The bereavement sector’s regulator has issued a registrar’s directive aimed at the professionals whom it licenses as the pandemic continues to spread.
The Modified Expedited Death Response (MEDR) Plan was issued last week and is effective immediately, and applies to all regions of the province, with the exception of some communities and areas in northern and western Ontario. Part of the plan, in a Bereavement Authority of Ontario (BAO) news release, has funeral/transfer staff required to attend at hospitals and long-term care (LTC) facilities within six hours of being advised the decedent is ready for release.
The BAO said the past month has seen a startling increase in the number of infections of COVID-19, with a death toll that is climbing steadily. But, the BAO said it remains confident that the bereavement sector has the capacity to cope with these increases without the need for drastic or extraordinary measures, such as refrigeration trucks or make-shift storage facilities.
“(The BAO’s) confidence is contingent on two factors,” the statement read. “That decedents are transferred from the place of death into the care of a funeral professional and then to disposition expediently, and that the sector does not lose funeral homes or their staff due to infection.”
The MEDR, issued by Carey Smith, CEO/registrar of the BAO, applies to BAO licencees in different service categories of the bereavement sector, and announced measures include funeral/transfer staff members going inside the hospital/LTC if required to remove the decedent. (This is a change from the former EDR protocols in the first wave.)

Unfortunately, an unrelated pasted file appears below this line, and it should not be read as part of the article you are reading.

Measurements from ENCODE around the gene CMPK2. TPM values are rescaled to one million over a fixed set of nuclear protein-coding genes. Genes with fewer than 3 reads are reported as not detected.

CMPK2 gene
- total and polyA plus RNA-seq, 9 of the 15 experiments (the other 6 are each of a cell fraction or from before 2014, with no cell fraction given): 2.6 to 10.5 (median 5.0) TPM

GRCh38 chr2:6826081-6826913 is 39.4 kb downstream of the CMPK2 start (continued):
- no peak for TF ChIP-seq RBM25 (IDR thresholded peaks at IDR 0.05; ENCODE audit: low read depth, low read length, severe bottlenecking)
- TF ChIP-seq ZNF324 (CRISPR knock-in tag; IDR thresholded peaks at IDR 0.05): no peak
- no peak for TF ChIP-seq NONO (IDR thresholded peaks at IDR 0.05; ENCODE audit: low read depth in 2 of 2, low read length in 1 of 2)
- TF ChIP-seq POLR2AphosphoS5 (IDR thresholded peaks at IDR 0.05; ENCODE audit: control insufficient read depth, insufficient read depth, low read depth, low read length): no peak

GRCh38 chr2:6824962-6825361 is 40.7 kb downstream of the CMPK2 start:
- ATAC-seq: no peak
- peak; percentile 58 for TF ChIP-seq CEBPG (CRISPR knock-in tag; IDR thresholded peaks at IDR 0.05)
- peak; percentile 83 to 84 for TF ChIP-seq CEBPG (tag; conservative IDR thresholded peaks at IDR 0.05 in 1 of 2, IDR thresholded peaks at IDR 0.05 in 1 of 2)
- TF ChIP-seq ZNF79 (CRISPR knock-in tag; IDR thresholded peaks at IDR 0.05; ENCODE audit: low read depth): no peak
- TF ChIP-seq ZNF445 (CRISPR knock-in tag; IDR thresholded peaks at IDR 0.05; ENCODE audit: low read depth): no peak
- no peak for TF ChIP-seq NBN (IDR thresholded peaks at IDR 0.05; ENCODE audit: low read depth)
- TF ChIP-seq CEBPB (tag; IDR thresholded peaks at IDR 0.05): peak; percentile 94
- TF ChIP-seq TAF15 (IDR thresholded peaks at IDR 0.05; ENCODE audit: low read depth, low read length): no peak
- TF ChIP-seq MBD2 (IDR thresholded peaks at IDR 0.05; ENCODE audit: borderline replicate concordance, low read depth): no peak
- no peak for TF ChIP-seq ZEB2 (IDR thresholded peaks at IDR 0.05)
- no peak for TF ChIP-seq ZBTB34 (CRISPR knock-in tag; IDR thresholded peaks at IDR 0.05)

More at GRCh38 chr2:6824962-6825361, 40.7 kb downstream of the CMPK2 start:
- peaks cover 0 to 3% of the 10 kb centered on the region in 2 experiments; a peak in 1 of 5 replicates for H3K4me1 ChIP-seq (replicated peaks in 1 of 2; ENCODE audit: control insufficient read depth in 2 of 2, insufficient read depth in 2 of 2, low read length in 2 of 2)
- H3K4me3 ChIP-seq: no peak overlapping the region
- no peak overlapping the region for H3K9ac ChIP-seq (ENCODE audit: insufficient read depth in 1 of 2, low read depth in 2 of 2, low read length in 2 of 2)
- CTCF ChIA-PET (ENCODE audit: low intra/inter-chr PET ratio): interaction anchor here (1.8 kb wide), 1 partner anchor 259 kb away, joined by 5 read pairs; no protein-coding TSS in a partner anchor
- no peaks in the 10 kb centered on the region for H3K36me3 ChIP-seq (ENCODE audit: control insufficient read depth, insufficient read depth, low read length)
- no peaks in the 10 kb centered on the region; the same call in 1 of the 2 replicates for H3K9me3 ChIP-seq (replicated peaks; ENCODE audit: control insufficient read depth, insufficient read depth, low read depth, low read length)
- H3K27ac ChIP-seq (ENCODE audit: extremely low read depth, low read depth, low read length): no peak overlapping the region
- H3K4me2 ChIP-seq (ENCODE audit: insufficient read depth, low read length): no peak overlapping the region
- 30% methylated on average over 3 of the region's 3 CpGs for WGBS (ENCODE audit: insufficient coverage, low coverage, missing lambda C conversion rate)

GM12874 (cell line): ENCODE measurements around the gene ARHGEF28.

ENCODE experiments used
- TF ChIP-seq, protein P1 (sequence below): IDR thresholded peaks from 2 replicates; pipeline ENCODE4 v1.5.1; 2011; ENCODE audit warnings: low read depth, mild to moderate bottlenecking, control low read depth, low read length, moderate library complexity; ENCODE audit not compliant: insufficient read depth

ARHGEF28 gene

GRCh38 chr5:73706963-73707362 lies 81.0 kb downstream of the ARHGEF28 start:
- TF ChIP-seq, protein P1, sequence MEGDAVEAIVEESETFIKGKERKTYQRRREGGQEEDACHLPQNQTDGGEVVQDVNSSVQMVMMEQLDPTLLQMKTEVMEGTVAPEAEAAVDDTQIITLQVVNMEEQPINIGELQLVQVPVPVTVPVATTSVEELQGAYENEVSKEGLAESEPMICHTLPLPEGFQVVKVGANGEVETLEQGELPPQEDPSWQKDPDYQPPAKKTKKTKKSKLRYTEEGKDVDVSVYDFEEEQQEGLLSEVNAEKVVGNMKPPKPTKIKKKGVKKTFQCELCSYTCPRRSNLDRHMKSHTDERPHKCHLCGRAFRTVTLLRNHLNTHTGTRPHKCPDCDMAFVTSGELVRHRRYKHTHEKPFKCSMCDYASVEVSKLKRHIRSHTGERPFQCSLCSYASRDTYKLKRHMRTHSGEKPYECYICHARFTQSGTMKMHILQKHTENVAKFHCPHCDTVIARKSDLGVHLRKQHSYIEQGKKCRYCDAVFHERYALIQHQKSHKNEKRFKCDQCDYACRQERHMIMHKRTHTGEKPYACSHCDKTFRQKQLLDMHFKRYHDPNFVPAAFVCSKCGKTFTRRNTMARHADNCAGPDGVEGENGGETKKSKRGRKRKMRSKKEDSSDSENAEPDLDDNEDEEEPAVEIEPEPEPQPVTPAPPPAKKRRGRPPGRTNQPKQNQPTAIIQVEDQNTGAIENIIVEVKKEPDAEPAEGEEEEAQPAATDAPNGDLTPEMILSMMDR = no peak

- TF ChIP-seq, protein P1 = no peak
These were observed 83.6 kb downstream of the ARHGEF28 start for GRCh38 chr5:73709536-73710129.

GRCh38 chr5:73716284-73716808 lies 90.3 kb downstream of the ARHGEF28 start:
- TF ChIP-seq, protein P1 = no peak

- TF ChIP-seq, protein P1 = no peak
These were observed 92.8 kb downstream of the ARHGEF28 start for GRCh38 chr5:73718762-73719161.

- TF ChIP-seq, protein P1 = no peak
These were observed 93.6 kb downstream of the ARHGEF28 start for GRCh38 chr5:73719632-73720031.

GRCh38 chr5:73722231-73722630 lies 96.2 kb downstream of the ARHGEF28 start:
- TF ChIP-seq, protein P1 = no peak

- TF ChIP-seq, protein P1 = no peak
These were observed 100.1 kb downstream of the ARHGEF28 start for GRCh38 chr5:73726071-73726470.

Also, funeral/transfer staff members must make arrangements with the family within 24 hours of taking a body into care. Disposition must occur as soon as possible – there is to be no storing or stockpiling of decedents.
The BAO in the release noted the restrictions for visitations and services remain in effect: Maximum 10, scheduled visitations with no cycling of guests; 15-minute cleaning break between periods; guest logging for contact tracing and physical distancing must be enforced; and, everyone must wear a mask or face covering. Other areas of the directive include crematoriums and hydrolysis facilities are required to operate at full capacity to accommodate demand in their area. This means they must operate for sufficient hours to prevent delays or backlogs.
Scheduled holds on cremations are prohibited.
And, all cemeteries have been directed to continue burials as long as cemetery managers determine ground conditions remain safe to do so. Interments are to proceed without delay to prevent storage and identification problems, and stockpiling.
Smith said reasons for the strategy include “maintaining the dignity and respect of decedents and families – (it’s) important for families to keep death care as ‘normal’ as possible; all religions hold the body as sacred.”
The plan also moves decedents from health-care to funeral sector without delay to place them into care of people best-trained and equipped to handle them. The strategy relieves burden on health-care, so that it can devote attention to the living.
And, it limits movement/transfer of bodies to prevent redundant handling, reduces chance for mistakes in identification and transfer, avoids mass storage of decedents in alternative facilities (trailers, arenas etc.), and it ensure that death care remains local rather than centralized outside of a community.